(Critical Survey of Contemporary Fiction)

At the center of DREYFUS: A FAMILY AFFAIR is the scandal which rocked France in the 1890’s when Alfred Dreyfus, a wealthy intellectual Jewish army officer, was found guilty of treason and incarcerated on Devil’s Island despite clear evidence of his innocence.

Michael Burns has thrown fresh light on this much-discussed affair by looking back to Captain Dreyfus’ great-grandfather, a rural butcher deprived, because of his race, of basic human rights, and to the influence of the French revolution, with its decreed emancipation of the Jews, on subsequent generations of the family.

He has thus been able to trace the historical and social roots not only of the unyielding faith in French justice which sustained Dreyfus throughout his ordeal but also of the high-level anti-Semitic conspiracy which sought to destroy him.

Through his gripping combination of sober analysis and vivid characterization, Burns brings to life the many eminent figures who campaigned for Dreyfus’ rehabilitation. He emphasizes, however, the key roles played by members of the family, especially by Alfred’s brother Mathieu, whose dogged diplomacy brought together the very disparate—and sometimes feuding—individuals and groupings known collectively as the “Dreyfusards.”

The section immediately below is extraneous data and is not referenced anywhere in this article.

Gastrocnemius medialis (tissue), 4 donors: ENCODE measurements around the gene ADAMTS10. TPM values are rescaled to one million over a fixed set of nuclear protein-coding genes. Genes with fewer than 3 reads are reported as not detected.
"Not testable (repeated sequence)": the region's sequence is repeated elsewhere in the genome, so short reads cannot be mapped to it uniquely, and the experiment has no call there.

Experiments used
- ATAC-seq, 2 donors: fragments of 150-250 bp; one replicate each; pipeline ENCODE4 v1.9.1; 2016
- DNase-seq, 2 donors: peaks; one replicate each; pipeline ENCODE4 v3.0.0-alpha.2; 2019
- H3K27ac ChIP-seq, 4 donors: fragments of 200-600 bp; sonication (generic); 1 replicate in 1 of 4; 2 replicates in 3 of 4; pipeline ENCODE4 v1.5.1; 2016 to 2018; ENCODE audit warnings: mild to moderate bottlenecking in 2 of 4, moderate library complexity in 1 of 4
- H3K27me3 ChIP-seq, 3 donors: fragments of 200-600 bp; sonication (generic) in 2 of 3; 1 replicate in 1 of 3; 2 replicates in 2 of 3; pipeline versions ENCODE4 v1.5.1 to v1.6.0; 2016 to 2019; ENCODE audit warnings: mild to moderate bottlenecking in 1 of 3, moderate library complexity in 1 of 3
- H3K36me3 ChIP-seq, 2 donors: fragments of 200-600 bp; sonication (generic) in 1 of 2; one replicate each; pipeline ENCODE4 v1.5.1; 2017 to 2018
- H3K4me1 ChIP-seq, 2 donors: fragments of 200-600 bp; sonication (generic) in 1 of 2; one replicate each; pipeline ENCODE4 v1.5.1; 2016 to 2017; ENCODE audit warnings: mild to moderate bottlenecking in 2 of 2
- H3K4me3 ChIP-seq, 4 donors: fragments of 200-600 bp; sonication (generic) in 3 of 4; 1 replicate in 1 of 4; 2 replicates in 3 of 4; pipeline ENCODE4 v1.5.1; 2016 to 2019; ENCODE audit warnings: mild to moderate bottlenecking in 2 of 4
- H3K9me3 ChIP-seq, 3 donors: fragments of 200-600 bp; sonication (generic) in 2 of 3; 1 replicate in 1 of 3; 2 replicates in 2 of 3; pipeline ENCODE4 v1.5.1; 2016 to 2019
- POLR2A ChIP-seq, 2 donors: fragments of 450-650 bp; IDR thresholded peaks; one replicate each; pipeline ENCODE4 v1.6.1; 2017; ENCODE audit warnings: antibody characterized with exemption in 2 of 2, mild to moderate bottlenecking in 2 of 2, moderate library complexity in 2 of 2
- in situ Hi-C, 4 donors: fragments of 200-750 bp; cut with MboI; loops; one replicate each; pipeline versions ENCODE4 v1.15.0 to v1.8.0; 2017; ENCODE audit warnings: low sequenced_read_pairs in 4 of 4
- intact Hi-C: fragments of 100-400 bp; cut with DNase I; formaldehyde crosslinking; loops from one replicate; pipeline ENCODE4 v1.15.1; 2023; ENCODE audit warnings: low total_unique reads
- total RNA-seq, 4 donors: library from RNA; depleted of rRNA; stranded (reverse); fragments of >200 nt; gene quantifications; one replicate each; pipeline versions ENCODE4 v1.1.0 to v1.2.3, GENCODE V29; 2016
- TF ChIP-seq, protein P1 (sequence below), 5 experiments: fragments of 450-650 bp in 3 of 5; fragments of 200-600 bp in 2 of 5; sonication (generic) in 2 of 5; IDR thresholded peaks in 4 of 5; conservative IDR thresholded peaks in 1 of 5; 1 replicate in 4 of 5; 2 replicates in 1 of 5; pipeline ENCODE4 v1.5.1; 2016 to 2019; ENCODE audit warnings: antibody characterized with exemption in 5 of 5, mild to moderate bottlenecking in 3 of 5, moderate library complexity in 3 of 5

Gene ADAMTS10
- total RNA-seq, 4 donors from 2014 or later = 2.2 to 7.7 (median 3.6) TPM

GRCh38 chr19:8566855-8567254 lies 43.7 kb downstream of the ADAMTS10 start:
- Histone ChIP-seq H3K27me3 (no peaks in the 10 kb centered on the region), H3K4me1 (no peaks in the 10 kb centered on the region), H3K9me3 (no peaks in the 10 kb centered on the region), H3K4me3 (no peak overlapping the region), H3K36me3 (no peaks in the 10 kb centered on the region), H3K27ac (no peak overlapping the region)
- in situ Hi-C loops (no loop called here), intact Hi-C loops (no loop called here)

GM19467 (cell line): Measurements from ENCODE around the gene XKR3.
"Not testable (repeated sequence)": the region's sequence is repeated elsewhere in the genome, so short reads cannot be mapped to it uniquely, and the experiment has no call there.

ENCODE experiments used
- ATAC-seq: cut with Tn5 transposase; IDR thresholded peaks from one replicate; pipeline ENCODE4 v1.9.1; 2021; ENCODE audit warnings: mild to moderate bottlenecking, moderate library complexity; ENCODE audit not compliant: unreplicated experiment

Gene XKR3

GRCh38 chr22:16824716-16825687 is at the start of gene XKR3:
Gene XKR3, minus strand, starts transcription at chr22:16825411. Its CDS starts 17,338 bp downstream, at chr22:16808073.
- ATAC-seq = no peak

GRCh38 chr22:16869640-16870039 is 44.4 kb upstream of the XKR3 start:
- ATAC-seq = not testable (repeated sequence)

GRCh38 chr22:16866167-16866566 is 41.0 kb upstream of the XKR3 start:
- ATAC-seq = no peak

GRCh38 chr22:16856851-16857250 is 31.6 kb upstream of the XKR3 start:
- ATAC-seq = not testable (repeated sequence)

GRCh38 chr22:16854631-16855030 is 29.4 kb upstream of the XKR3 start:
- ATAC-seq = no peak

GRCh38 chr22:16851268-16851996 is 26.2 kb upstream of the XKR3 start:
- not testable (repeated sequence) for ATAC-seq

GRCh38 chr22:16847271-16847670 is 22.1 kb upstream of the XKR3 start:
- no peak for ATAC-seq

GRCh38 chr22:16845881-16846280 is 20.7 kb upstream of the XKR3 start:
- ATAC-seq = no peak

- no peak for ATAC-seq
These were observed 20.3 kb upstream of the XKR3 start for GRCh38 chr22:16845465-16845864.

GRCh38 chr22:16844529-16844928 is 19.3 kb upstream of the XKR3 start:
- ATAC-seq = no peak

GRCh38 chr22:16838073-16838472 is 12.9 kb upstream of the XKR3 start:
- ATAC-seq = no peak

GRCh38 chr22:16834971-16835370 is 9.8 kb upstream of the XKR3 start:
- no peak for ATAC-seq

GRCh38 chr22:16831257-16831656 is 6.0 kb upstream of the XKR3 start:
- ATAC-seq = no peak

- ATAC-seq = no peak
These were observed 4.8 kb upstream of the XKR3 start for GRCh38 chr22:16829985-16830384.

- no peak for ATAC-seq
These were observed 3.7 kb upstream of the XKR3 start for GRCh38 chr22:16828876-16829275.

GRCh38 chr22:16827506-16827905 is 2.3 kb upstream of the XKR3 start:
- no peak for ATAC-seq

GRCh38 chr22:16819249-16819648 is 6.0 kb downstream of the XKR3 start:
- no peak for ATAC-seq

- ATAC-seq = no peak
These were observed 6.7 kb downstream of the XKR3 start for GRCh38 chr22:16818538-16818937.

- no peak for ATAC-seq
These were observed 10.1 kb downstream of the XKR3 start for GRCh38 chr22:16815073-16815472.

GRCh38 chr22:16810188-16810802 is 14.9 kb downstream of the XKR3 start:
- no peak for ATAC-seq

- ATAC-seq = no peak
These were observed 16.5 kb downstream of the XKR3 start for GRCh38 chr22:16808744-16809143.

The Dreyfus family history ends with the suffering imposed on it during World War II by Nazis and their French collaborators. Several of the younger family members fought back with the Resistance or the Free French; some lost their lives in appalling circumstances.

Underpinning the entire account is the contradiction between the noble legacy of the French Revolution—“liberty, equality, fraternity”—and the brutish pervasiveness of traditional anti-Semitism, fanned by opportunist politicians and journalists, from which the Dreyfus family, through the six generations depicted, and by implication the entire Jewish population of France, have never been free.